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WhatsApp encryption: is it as secure as they say?

WhatsApp

WhatsApp

Facebook says it does not read WhatsApp messages

WhatsApp messenger is an american freeware instant messaging services that is owned by Facebook and has become extremely popular worldwide due to its full ability to support voice calls video calls and share images, document, user location and other contents. Perhaps the most famous offering and what has made the company a household name is the fact that the app claims to be fully end-to-end encrypted and Facebook does not and cannot read the messages of users although in the last few days this claim has been called into question.

Contractors fill buildings to read supposed secure whatsApp messages

A new investigation is highlighting that facebook hire thousands of contract workers filling full office buildings and the one purpose of these workers is to sift through millions of pieces of user content. Facebook  acknowledges that yes tht contractors spend the days sifting through content that WhatsApp users and the services own algorithms flag.

Only flagged content gets read by people

The story according to Facebook is that there is a WhatsApp function that allows users to report abuse and it is these message that are reviewed. Facebook says it is unable still to listen to personal calls or read messages send through WhatsApp due to the levels of encryption used.

WhatsApp founding principle is what readers may commonly hear as end-to-end encryption and that means the messages are scrambled before being send and are only unscrambled before being received from a intended receiver but when a user reports abuse unencrypted versions of the message sent to these buildings of contractors that WhatsApp employs and it is this process that has greatly angered people.

What are the critics saying?

A public relations team at WhatsApp say that “each day whatsapp protects over 100 billion messages with end-to-end encryption to help people communicate safely. We have built our service in a manner that limits the data we collect while providing us the ability to prevent spam, investigate threats, and ban those engaged in the worst kind of abuses”.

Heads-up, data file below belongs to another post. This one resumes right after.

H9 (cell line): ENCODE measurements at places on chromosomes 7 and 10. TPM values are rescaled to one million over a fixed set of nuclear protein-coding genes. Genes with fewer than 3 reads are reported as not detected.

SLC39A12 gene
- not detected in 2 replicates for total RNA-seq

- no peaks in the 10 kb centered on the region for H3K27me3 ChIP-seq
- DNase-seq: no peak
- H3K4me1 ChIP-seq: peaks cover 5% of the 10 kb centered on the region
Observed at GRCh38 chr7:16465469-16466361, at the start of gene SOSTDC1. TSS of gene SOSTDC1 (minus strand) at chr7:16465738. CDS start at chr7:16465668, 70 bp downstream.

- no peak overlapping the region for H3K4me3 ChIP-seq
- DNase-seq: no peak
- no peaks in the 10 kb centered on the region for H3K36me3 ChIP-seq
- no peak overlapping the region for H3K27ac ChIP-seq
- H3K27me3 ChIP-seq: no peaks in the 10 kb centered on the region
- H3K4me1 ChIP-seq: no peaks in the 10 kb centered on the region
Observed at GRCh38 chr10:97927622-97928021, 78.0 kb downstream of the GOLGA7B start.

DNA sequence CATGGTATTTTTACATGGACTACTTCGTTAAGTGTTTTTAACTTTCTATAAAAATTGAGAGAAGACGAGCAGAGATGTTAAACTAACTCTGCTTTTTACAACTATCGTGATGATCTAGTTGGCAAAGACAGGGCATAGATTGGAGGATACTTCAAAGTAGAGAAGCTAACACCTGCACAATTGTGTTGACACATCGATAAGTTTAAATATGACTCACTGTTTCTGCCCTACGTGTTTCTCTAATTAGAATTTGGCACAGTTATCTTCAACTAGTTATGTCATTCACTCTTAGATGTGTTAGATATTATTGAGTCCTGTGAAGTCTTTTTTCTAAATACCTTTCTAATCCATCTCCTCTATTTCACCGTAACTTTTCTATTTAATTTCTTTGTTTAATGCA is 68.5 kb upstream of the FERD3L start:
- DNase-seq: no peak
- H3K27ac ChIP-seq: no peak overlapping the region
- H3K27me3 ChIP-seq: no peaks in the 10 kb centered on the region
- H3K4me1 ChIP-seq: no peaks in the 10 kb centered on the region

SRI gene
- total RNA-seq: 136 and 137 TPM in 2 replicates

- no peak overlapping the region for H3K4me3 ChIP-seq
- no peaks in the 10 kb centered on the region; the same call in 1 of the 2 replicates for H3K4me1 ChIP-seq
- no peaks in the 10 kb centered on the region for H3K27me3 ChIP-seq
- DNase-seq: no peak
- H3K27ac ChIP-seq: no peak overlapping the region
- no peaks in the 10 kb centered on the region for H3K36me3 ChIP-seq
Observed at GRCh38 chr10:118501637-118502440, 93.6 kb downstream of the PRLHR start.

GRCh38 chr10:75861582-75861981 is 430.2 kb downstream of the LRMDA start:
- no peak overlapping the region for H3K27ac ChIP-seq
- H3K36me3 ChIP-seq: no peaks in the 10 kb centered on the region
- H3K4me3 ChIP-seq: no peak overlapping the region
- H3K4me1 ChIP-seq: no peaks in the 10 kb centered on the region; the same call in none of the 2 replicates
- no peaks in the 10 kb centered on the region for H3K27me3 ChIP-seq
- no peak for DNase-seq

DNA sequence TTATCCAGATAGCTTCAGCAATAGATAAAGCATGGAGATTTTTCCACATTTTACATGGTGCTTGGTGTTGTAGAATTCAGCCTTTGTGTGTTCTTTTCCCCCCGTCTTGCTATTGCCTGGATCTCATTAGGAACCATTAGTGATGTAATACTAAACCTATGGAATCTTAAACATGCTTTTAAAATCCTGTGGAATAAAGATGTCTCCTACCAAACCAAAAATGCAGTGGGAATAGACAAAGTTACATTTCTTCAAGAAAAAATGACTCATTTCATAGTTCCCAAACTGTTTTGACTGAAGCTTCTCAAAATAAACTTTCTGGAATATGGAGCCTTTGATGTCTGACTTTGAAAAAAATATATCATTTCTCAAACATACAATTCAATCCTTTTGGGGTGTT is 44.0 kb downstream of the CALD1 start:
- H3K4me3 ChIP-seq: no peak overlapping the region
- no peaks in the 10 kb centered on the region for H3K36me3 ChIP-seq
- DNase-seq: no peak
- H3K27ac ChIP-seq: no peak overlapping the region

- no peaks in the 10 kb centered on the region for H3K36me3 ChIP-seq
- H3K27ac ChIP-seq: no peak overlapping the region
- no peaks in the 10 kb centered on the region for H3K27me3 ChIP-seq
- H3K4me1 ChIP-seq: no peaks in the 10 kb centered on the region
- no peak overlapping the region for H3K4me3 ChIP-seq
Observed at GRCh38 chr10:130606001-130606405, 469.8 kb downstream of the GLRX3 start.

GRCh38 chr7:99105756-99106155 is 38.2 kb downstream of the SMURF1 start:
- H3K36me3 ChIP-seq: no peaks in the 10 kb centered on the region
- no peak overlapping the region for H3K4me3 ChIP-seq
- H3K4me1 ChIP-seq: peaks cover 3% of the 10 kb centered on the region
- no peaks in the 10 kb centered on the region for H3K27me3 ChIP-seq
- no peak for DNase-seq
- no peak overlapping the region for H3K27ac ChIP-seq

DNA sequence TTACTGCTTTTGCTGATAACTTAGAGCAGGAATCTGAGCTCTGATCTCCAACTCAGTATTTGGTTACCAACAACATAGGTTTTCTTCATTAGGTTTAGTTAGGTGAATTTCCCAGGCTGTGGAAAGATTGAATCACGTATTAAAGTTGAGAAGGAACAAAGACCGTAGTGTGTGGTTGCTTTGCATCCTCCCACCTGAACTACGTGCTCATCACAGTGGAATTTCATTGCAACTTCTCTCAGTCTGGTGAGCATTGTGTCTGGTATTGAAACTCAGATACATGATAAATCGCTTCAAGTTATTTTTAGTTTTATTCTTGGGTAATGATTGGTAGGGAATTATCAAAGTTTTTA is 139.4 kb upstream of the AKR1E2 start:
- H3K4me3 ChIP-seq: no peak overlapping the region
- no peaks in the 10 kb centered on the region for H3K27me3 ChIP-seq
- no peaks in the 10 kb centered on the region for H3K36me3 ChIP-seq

The online discussions have a variety of thoughts about this revelation. Some are saying that this news disclosure is completely misleading and there is nothing wrong with WhatsApp. Others are suspicious about the fact that even if the functionality is only used for analyzing abuse of the app, the issue still exists that this is a potentially exploitable part of the platform. All criticism of the application revolves generally around the fact that WhatsApp and Facebook are a closed box and this being so no one really can know what is going on. Skeptics draw main attention to the fact that there is little information around what the abuse algorithm is actually doing and if we don’t know that, we cannot truly know if the messaging system is secure or not.

The most extreme critics say the entire idea of reporting abuse has no place in end-to-end encryption services and should be done away with to clear the air about the security of the app. Still, others maintain that the entire point of end-to-end encryption is that a message cannot be read in transit and once it has reached the receiver, there is nothing stopping them from showing others the content of the message.

Are people asking the right questions?

If we give WhatsApp the benefit of the doubt that they are probably not reading anything except abuse reporting contend then we must ask ourselves should software companies be in the business of policing content? If it is an issue of legalities should that not be a task for law enforcement or the police? also, is an American company the correct entity to be policing content in other countries across the world as well? We at ICNA do not think so.

Abuse reporting mechanism remains the key issue- what exactly can this abuse algorithm do and see? one thing is for sure – Facebook is a black box and they will protect their intellectual property so do not get your hopes up for them releasing any information on how this algorithm might work.

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